polite

Things You Don't Comment On:

- someone’s eating habits

- appearance issues that can’t be fixed there and then

- someone else’s “bad” decision if it can’t now be undone

- someone’s laugh or voice

- someone’s “unrealistic” dreams

- someone “not looking their best” in photos

- someone not wanting to do something and trying to subtly avoid it without making a fuss

- anything that you know will make someone self conscious or insecure unnecessarily

“Civilized men are more discourteous than savages, because they know they can be impolite without having their skulls split as a general thing.”
 – Robert E. Howard

Imagine taking Loki to dinner, he has wonderful manners and is polite to all the waiters. You get up and go to the bathroom and on your way back a man corners you and tries to lead you out of the restaurant. He uses his strength to push you along but just before you reach the door, Loki sweeps in and saves you and shoves the man into a bunch of garbage cans in the alley.

buzzfeed.com
Being “Polite” Often Gets Women Killed

In late January, Kristen, a member of the My Favorite Murder podcast Facebook page, wrote a post about a woman who “probably saved my life.” She had driven to a restaurant to get some food and iced tea for dinner late at night, alone since her boyfriend was sick. After getting her order, Kristen went back outside toward her car, but a woman stopped her. “It’s so good to see you!” she said. “How have you been?” Kristen assured her that she had the wrong person; they’d never met before. The woman whispered to her to pretend that they were friends. “There’s a man hiding behind your car,” she said.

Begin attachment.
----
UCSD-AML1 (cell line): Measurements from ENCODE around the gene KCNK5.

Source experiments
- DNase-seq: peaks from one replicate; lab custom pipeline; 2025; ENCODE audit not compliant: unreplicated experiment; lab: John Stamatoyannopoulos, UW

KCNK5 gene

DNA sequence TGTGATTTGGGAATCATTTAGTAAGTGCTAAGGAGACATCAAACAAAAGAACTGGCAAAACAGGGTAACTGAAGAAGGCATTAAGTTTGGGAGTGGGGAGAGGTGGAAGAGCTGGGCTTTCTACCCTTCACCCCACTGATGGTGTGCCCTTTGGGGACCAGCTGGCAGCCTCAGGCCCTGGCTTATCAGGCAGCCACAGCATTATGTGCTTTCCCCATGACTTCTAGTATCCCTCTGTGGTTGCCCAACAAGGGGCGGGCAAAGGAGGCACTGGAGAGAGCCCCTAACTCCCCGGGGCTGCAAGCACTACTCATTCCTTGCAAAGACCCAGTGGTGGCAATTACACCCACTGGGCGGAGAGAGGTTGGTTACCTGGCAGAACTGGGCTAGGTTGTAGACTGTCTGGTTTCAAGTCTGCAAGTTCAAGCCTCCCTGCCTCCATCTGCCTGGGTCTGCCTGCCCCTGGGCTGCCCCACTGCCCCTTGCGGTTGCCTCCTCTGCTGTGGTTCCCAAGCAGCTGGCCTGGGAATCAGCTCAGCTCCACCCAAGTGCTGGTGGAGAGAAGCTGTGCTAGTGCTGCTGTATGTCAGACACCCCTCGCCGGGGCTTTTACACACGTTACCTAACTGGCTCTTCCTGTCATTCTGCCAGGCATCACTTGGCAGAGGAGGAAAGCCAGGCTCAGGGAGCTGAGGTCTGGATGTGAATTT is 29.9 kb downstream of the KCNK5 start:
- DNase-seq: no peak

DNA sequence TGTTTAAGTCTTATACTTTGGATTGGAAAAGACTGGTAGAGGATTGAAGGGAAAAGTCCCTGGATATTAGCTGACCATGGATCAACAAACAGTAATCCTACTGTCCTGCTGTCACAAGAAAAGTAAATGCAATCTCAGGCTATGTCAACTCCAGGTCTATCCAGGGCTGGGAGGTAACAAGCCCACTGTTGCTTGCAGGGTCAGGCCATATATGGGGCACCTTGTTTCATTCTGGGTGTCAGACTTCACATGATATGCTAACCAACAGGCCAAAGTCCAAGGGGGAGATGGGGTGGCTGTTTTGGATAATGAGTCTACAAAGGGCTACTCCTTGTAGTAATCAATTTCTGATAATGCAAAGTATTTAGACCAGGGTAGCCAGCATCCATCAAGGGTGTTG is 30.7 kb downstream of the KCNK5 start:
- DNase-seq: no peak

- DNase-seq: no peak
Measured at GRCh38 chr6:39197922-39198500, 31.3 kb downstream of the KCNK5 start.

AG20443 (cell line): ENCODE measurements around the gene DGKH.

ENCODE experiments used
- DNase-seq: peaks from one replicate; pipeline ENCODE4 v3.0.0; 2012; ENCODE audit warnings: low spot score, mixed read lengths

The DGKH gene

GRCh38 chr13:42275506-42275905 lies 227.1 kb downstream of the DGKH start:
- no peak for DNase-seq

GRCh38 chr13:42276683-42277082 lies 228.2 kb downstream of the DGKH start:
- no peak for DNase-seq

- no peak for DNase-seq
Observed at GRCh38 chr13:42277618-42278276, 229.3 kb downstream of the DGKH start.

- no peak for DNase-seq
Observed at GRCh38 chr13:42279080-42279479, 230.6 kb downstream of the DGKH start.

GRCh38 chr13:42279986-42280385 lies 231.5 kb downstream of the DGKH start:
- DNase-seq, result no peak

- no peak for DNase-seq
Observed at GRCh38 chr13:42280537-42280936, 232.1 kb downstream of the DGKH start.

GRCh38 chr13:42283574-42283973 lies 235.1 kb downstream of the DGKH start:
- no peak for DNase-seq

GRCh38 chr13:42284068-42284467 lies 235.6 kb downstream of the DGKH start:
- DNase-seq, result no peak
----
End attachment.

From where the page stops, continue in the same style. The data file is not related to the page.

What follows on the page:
They walked over to Kristen’s car together while the woman explained that she had a bad feeling about the man who was lurking and decided there would be power in numbers. “Sure enough,” she wrote, “we get to my car and a man in a hoodie stands up from behind my passenger rear side and nonchalantly walks into the dumpster alley.”

As Kristen said goodbye, the woman smiled and said, “Stay sexy and don’t get murdered.”

For the uninitiated, this is hardly a normal way to say “you’re welcome,” but it’s a calling card of sorts for fellow “Murderinos,” which is what fans of My Favorite Murder, a hugely popular true crime podcast based out of Los Angeles, call themselves.

MFM, the weekly show hosted and researched by Karen Kilgariff, a comedian, musician, and writer, and Georgia Hardstark, a TV host for the Cooking Channel and co-host of the Slumber Party podcast, has been up and running for just over a year now. Their Facebook page is currently creeping past 100,000, and though the duo started it, fans now run it. Their live shows across the country routinely sell out and they have an extensive merchandise line with tees, mugs, and beanies bearing their own quotes. (“Stay out of the forest.”) As of writing, their iTunes rating is four and a half out of five and they’re ranked 6th under Top Comedy Podcasts, and 49th overall. (One of the very few one-star reviews suggests that the show is, “for chicks only. They may as well be talking make up [sic] and pumpkin spice.”) Intentionally or not, the show speaks to women.

If we’re going to talk, then let’s talk. Forget about what is polite or proper and delve right into what is sincere and honest. Lead me down through the labyrinth of your true, spectacular self. I am not interested in pleasantries. If you want a conversation, then let’s get lost.
—  Beau Taplin, Real Talk